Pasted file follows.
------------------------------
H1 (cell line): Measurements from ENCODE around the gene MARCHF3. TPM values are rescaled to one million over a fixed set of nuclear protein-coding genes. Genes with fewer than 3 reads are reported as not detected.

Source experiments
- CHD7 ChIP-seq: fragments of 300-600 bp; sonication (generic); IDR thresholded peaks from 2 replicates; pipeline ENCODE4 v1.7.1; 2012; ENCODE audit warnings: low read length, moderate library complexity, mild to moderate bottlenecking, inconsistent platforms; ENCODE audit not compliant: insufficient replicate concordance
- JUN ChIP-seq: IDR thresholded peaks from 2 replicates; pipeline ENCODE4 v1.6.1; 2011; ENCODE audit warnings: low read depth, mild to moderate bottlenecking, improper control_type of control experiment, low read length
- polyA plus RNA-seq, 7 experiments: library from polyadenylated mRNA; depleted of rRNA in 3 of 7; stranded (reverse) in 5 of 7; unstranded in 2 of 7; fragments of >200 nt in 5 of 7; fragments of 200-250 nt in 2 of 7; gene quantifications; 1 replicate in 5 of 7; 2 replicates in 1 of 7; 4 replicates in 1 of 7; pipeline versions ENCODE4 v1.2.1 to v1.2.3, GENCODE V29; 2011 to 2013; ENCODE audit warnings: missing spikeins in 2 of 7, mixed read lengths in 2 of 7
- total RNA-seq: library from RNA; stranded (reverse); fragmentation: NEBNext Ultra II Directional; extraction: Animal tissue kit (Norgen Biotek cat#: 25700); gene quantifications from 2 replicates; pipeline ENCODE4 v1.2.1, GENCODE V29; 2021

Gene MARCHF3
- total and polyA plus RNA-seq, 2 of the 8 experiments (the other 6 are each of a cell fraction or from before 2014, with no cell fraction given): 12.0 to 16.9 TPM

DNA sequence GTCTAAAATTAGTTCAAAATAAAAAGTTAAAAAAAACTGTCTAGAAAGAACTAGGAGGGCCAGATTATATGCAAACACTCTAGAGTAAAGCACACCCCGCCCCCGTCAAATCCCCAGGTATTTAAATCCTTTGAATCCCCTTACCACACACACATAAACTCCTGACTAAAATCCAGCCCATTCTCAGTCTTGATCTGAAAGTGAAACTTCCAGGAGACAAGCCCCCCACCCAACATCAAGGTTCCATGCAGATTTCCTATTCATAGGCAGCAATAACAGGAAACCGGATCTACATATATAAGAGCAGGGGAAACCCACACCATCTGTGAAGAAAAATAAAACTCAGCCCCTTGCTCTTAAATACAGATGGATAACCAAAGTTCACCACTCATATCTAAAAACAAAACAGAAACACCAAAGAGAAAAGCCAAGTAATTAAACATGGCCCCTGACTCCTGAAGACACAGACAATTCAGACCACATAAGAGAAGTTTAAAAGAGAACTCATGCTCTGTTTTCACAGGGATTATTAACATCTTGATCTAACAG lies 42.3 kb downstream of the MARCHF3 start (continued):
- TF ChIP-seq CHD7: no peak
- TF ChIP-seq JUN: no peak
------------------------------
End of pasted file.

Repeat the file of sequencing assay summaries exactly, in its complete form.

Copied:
H1 (cell line): Measurements from ENCODE around the gene MARCHF3. TPM values are rescaled to one million over a fixed set of nuclear protein-coding genes. Genes with fewer than 3 reads are reported as not detected.

Source experiments
- CHD7 ChIP-seq: fragments of 300-600 bp; sonication (generic); IDR thresholded peaks from 2 replicates; pipeline ENCODE4 v1.7.1; 2012; ENCODE audit warnings: low read length, moderate library complexity, mild to moderate bottlenecking, inconsistent platforms; ENCODE audit not compliant: insufficient replicate concordance
- JUN ChIP-seq: IDR thresholded peaks from 2 replicates; pipeline ENCODE4 v1.6.1; 2011; ENCODE audit warnings: low read depth, mild to moderate bottlenecking, improper control_type of control experiment, low read length
- polyA plus RNA-seq, 7 experiments: library from polyadenylated mRNA; depleted of rRNA in 3 of 7; stranded (reverse) in 5 of 7; unstranded in 2 of 7; fragments of >200 nt in 5 of 7; fragments of 200-250 nt in 2 of 7; gene quantifications; 1 replicate in 5 of 7; 2 replicates in 1 of 7; 4 replicates in 1 of 7; pipeline versions ENCODE4 v1.2.1 to v1.2.3, GENCODE V29; 2011 to 2013; ENCODE audit warnings: missing spikeins in 2 of 7, mixed read lengths in 2 of 7
- total RNA-seq: library from RNA; stranded (reverse); fragmentation: NEBNext Ultra II Directional; extraction: Animal tissue kit (Norgen Biotek cat#: 25700); gene quantifications from 2 replicates; pipeline ENCODE4 v1.2.1, GENCODE V29; 2021

Gene MARCHF3
- total and polyA plus RNA-seq, 2 of the 8 experiments (the other 6 are each of a cell fraction or from before 2014, with no cell fraction given): 12.0 to 16.9 TPM

DNA sequence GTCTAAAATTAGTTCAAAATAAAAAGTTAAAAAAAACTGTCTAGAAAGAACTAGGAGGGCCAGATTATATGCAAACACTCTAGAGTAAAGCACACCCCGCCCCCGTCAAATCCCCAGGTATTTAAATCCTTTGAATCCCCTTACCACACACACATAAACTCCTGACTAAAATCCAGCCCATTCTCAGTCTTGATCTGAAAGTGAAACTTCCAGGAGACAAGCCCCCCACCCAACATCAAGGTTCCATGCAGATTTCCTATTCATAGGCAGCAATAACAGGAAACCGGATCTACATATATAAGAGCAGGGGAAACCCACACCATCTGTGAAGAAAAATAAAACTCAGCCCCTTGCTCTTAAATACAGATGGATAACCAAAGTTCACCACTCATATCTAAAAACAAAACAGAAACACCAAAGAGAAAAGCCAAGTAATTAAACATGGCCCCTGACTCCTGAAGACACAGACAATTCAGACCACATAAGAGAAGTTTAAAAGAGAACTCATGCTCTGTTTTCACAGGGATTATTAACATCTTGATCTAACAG lies 42.3 kb downstream of the MARCHF3 start (continued):
- TF ChIP-seq CHD7: no peak
- TF ChIP-seq JUN: no peak